New Priorities

RTE anseo agaibh – but in what guise?

kevin Rafter

RTE is gearing up to mark the 50th anniversary of the introduction of a domestic TV service in Ireland. Commissioning editors have expressed an interest in independently produced programming to be broadcast in the run-in to the next year's anniversary date. Telefis Eireann first broadcast on 31 December 1961 with an official blessing from the Catholic Archbishop of Dublin, John Charles McQuaid, along with music, song and poetry, and a live broadcast from the Gresham Hotel in central Dublin.

Eamon de Valera spoke of his privilege in addressing the watching audience but the president added words of caution: “Like atomic energy it can be used for incalculable good but it can also do irreparable harm. Never before was there in the hands of men an instrument so powerful to influence the thoughts and actions of the multitude.”

Caution is a good word to describe RTE as it edges closer to this significant anniversary date. Indeed, in looking back over the last half century of television broadcasting, the state owned broadcaster may well mark down July 22nd 2010 as a key date in its history. That was the day when RTE confirmed that Cathal Goan was not seeking an extension to his seven-year tenure as director general. It was also the day when the government signalled that the privatisation of state assets including RTE was on the agenda.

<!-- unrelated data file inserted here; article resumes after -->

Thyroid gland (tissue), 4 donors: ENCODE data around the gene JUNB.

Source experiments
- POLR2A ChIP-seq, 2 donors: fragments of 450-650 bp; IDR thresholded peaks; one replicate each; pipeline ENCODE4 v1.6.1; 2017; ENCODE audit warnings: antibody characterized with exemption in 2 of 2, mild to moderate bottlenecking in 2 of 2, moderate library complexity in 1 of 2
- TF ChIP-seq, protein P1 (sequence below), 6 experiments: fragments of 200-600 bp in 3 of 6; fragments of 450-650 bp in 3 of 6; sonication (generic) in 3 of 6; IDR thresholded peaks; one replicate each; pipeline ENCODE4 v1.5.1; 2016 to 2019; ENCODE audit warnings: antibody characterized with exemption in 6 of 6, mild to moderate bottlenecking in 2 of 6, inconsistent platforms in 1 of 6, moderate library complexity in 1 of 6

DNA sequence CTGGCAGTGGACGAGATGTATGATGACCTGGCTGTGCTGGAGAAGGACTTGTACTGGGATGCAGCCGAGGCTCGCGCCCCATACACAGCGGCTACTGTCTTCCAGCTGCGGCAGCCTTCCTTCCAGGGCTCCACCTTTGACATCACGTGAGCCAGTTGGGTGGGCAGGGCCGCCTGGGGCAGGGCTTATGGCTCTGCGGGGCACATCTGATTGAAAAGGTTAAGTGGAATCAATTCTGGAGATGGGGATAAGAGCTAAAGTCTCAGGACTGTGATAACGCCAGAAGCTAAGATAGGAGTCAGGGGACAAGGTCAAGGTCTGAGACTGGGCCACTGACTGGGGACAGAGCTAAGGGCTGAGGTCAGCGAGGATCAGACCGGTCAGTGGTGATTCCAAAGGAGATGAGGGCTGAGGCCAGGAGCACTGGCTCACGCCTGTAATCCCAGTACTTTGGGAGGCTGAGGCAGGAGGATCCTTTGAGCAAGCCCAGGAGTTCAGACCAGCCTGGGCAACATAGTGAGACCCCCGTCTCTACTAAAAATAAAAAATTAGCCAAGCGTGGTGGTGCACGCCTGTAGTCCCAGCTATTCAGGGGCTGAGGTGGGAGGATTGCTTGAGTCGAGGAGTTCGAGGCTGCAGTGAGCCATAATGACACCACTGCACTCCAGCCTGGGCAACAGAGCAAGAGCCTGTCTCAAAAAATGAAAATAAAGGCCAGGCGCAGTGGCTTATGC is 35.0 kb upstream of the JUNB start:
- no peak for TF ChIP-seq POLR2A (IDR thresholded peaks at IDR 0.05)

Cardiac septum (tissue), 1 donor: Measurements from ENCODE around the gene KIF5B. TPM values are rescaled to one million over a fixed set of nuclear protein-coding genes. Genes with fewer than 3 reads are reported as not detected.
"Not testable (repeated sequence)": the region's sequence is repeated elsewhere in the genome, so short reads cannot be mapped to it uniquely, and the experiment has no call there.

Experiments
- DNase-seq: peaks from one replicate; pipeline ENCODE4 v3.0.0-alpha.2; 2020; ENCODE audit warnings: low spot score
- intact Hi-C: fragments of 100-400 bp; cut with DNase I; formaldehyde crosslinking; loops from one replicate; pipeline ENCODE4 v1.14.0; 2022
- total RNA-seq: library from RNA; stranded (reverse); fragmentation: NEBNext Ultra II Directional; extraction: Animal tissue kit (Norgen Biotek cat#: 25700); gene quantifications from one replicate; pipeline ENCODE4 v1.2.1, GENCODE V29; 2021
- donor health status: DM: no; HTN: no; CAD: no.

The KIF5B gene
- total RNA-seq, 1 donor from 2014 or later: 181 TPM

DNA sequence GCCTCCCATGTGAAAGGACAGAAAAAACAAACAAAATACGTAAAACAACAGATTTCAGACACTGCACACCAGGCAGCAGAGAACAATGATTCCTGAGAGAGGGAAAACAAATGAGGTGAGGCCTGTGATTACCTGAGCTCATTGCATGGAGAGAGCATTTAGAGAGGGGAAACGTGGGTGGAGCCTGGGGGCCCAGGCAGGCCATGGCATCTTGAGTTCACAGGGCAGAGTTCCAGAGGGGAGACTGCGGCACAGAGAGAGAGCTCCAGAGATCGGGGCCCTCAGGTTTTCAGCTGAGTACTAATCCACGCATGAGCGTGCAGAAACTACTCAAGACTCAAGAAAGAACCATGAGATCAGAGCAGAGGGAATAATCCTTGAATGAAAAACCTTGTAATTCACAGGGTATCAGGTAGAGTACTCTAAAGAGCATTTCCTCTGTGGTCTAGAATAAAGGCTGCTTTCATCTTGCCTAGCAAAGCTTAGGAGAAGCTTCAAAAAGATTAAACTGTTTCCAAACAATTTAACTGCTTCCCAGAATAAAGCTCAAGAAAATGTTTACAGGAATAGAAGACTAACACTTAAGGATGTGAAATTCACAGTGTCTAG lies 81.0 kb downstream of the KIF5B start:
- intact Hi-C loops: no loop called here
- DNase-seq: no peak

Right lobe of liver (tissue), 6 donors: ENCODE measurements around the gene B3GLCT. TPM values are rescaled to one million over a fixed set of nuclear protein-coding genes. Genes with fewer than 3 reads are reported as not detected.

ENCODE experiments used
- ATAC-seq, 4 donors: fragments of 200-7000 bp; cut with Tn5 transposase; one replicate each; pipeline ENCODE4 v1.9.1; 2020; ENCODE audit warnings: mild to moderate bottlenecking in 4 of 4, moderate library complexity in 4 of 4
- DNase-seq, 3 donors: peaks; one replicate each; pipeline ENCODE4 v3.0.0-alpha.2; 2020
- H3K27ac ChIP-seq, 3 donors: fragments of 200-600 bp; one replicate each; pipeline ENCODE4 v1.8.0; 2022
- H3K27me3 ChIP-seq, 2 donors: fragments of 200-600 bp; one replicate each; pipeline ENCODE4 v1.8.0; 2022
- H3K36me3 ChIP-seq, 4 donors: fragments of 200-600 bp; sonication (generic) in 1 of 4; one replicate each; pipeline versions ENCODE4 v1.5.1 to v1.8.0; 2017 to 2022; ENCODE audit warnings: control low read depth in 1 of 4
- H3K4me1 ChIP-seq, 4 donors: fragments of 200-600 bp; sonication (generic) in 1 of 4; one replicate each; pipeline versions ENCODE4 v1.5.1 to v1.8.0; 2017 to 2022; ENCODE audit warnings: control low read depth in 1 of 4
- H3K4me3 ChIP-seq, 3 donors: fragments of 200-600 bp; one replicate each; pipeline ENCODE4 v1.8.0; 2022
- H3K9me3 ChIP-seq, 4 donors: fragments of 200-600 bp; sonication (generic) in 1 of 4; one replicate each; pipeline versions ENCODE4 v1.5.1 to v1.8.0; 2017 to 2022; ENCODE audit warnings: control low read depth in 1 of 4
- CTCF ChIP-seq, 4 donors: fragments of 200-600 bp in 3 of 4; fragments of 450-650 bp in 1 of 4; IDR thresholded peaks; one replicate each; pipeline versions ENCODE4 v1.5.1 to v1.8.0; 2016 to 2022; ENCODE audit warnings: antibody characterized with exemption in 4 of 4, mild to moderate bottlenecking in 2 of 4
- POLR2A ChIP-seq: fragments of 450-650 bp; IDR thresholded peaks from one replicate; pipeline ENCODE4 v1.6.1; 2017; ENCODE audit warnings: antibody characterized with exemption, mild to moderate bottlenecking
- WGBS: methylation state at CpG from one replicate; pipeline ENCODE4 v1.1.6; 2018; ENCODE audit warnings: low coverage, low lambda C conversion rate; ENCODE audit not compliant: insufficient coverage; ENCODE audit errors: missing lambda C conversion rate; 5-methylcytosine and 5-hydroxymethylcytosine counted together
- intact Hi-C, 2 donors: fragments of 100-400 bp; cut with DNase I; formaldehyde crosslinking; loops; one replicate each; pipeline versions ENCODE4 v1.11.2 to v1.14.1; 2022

Communications minister Eamon Ryan had kind words for the departing senior RTE executive.”Cathal knows that the number one job in public service broadcasting is programme-making and he has remained committed to that throughout his career,” Ryan said. RTE remains the big beast in the Irish broadcasting sector but Goan's successor faces a tough climate with continuing pressure on advertising and increasing competition especially for younger viewers and listeners. Faster broadband is also only going to accelerate audience fragmentation as the web wins more viewers.

On top of this agenda is now the future of the current operational structure at the national broadcaster. UCD economics lecturer Colm McCarthy is heading a team of three experts in examining how commercial semi-state companies can stimulate job creation and support Ireland's economic recovery. Interestingly, no private sector voice will be involved in the process. The review group has been asked to consider the potential for asset disposals in the public sector in view of the indebtedness of the State. A list of possible asset disposals will be presented to the Department of Finance within months.


‘With Cathal Goan leaving RTE, a new director-general can be expected to make changes. RTE has moved beyond being a broadcaster, it is a cross-platform media business' – Kevin Rafter

Minister Ryan has been vocal in his opposition to the sell-off of An Post and key energy assets, including the ESB and Bord G

Share with friends:

Privacy Policy | Cookies Policy